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Advocate General Delivers Formal Opinion: UK Can Unilaterally Cancel Its Withdrawal from EU

At the request of a number of Members of the Scottish, UK and European Parliament, a UK court asked the Court of Justice whether a Member State in the UK’s position – which has notified the European Council of its intention to leave the EU under Article 50 – may unilaterally revoke that notification. If so, then subject to which conditions. The UK Government has contended that referring such questions to the CJEU is inadmissible and ought not be answered. This is because the questions are hypothetical and merely theoretical, since there is no indication that the Government or UK Parliament are going to revoke the notification of the intention to withdraw. The European Commission, for its part, is of the view that the UK cannot unilaterally cancel its withdrawal, without the consent of the other 27 Member States.

In response to the questions, a Court of Justice statement was released on 4 December 2018. According to the statement, it is the Advocate General’s opinion that the Court of Justice should “declare that Article 50 allows the unilateral revocation of the notification of the intention to withdraw from the EU”. Even though such opinions are not binding, the Court of Justice follows them in a majority of its final rulings.

The Advocate General’s opinion indicates that the dispute is genuine, and not simply theoretical or hypothetical. The question of whether a revocation can be made unilaterally is not merely academic, nor premature or superfluous, but, rather, has obvious practical importance. He is also of the view that the power to interpret Article 50 definitively and uniformly belongs to the Court of Justice. Thus, the interpretation of that Article belongs to the Court, and not – by implication – to any other institution such as the European Commission.

The Advocate General has interpreted Article 50 by referring to provisions of the Vienna Convention on the Law of Treaties, on which Article 50 is based. Recourse is made to those provisions in the absence of express wording in Article 50 itself. Thus, pursuant to Article 68 of the Vienna Convention, notifications of withdrawal from an international treaty may be revoked at any time before they take effect. Mr. Campos Sanchez-Bordona has also pointed out that Article 50 provides for a Member State which decides to withdraw to notify the European Council of ‘its intention’ — and not of its decision — to withdraw. It is entirely logical that such an intention, which is not yet a decision, may change.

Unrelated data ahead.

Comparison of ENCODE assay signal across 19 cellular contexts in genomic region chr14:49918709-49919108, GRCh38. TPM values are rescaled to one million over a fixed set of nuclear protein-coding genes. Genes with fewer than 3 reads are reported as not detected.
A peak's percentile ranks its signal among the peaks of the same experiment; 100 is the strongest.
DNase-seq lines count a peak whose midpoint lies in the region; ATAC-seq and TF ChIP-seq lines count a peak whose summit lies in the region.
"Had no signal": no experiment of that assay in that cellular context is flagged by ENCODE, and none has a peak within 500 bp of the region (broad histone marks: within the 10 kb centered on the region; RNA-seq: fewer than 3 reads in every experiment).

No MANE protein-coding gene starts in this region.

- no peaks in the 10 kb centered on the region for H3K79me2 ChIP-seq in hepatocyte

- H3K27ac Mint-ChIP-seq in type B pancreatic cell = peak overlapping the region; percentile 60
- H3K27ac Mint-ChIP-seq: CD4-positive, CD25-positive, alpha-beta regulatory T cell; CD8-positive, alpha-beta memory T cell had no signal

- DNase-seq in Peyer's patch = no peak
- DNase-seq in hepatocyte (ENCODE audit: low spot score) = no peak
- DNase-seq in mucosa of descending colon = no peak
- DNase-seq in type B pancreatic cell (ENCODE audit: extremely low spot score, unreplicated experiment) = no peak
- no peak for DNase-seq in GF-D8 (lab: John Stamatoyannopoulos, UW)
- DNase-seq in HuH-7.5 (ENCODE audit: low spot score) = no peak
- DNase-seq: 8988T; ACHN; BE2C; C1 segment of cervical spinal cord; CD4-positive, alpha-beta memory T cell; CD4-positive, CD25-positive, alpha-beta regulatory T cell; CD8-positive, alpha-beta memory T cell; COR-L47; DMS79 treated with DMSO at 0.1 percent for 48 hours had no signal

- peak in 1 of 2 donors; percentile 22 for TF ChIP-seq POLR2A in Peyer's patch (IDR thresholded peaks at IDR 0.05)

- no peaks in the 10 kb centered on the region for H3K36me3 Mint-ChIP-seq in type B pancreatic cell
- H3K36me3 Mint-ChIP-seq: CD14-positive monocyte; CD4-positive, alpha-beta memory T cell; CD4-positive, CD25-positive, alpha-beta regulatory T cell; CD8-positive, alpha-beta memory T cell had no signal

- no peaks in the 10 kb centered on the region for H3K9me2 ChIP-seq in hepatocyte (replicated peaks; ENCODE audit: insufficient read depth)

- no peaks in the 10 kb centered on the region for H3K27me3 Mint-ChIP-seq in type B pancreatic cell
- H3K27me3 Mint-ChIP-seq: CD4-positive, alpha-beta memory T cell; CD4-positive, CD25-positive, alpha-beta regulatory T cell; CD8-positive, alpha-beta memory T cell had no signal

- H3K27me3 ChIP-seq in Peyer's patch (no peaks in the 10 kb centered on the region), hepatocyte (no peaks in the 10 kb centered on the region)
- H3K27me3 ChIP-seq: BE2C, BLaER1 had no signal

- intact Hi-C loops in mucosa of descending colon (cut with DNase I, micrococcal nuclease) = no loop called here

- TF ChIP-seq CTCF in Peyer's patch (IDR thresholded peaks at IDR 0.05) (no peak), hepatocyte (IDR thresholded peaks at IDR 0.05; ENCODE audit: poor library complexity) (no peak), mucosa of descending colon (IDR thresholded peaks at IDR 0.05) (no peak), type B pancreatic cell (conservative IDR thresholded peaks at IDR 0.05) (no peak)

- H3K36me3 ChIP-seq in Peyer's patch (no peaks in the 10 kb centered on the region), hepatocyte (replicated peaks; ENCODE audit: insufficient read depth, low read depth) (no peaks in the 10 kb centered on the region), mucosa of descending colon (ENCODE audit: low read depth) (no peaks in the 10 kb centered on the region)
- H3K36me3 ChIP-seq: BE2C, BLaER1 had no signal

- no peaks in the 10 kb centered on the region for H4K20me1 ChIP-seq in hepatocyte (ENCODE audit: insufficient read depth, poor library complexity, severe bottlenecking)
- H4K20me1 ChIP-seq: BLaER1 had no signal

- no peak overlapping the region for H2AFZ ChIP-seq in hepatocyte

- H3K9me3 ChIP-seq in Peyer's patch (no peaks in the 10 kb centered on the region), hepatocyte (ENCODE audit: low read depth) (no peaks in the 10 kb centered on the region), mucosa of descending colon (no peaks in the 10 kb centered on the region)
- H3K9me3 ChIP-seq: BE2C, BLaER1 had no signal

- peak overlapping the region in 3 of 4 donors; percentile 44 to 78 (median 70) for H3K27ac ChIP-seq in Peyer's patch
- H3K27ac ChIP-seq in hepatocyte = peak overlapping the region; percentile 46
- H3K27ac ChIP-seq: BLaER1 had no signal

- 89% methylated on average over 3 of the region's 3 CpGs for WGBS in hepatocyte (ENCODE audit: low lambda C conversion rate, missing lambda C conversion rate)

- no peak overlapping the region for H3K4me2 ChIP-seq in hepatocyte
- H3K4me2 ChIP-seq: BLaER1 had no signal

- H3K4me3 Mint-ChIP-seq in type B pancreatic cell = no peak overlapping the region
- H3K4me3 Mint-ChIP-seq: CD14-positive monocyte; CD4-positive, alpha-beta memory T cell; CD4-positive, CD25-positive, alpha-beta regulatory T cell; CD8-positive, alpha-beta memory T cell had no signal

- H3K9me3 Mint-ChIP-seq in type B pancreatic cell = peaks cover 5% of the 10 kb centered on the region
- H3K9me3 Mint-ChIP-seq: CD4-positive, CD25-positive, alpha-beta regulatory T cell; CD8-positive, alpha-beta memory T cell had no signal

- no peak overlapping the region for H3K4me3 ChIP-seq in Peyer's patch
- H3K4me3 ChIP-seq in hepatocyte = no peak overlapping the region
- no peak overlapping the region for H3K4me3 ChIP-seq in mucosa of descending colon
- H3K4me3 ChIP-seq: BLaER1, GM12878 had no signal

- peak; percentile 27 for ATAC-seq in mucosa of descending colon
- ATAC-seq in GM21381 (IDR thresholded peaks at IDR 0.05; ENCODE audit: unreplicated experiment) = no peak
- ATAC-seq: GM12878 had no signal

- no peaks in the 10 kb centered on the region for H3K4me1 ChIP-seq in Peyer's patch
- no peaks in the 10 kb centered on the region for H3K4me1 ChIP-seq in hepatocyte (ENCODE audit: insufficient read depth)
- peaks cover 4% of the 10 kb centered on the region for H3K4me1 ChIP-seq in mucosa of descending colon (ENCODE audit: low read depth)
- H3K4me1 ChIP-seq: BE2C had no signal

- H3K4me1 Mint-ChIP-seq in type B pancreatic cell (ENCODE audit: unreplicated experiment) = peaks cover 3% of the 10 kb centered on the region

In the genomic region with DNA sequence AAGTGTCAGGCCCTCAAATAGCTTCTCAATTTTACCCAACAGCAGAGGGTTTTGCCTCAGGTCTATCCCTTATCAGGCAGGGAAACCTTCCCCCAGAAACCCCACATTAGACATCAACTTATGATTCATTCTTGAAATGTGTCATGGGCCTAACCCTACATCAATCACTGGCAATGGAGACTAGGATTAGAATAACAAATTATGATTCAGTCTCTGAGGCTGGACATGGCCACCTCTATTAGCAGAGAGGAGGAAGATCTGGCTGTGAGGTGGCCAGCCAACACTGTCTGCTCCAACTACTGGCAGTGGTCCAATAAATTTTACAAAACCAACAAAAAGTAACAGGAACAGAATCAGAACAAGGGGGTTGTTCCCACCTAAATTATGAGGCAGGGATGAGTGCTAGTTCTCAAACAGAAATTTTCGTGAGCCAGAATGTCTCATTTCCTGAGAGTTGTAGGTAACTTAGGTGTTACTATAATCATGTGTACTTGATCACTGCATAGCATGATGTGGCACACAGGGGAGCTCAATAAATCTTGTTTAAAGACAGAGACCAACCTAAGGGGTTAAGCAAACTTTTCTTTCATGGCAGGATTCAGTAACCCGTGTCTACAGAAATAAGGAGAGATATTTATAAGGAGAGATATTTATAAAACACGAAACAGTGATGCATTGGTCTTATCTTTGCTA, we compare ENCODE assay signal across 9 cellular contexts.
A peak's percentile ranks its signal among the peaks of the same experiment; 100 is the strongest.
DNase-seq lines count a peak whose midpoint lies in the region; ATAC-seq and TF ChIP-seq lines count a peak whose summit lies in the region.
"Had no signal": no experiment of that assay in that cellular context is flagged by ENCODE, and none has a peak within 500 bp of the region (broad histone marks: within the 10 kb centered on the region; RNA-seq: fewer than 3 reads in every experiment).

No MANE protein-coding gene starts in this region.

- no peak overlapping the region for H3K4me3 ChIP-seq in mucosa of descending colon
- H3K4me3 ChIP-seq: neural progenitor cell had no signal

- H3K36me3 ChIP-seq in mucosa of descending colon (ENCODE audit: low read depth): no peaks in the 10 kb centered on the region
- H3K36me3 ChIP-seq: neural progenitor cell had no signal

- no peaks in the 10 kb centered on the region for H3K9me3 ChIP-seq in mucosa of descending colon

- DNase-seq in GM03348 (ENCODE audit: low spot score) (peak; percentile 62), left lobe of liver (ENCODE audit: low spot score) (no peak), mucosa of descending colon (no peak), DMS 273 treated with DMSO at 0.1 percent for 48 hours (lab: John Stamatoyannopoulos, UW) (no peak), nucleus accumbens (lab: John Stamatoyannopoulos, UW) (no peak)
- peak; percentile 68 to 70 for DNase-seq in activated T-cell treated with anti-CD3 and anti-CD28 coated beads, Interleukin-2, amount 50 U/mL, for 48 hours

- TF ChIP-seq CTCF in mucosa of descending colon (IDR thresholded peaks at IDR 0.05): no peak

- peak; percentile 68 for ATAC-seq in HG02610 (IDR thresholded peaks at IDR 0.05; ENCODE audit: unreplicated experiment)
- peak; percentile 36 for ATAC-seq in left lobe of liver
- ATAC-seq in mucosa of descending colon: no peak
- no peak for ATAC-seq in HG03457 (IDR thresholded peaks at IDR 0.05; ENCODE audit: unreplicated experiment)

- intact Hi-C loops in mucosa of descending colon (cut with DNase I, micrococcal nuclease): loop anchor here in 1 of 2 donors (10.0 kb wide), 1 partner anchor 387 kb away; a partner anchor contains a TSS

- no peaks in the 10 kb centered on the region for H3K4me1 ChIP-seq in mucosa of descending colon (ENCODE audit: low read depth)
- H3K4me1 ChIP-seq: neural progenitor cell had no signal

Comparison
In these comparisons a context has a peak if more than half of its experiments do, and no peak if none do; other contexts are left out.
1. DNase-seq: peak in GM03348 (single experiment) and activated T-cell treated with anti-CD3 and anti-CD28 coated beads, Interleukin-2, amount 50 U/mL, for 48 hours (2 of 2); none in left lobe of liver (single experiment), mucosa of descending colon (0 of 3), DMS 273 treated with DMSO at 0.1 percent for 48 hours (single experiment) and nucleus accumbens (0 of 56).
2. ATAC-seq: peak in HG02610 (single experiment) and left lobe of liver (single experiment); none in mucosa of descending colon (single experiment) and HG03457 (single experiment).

However, there are conditions attached, according to the Advocate General’s opinion. The revocation must firstly be decided upon in accordance with the UK’s own procedural requirements. Even the Advocate General’s opinion indicates this, i.e., that unilateral revocation of an Article 50 notification by a Member State must respect that Member State’s constitutional requirements. As the Court’s announcement on the formal opinion states, “If, as is the case in the UK, prior parliamentary authorisation is required for the notification of the intention to withdraw, it is logical that the revocation of that notification also requires parliamentary approval.”

It is thus currently believed that the UK Parliament would need to vote in order to revoke the Article 50 notification. However, such a parliamentary vote for revocation would (logically) only be held if Mrs. May’s withdrawal deal is defeated in Parliament, and if, after that, the UK were to vote “Remain” in a second referendum before 29 March next year. As also mentioned by the Advocate General, there is a time limit on the possibility of revocation, since revocation is possible only within the two-year period (i.e., until 29 March 2019).

In the latest news concerning Brexit, while the UK’s House of Commons is still scheduled to vote on Mrs. May’s withdrawal deal on 11 December 2018, it has come to light that the Court of Justice ruling – on whether the UK can cancel Brexit by revoking their notification under Article 50 –  will be issued the day before. Thus, EU judges are now scheduled to issue their ruling on this question on 10 December. Whether or not they will follow the Advocate General’s opinion discussed above remains to be seen.

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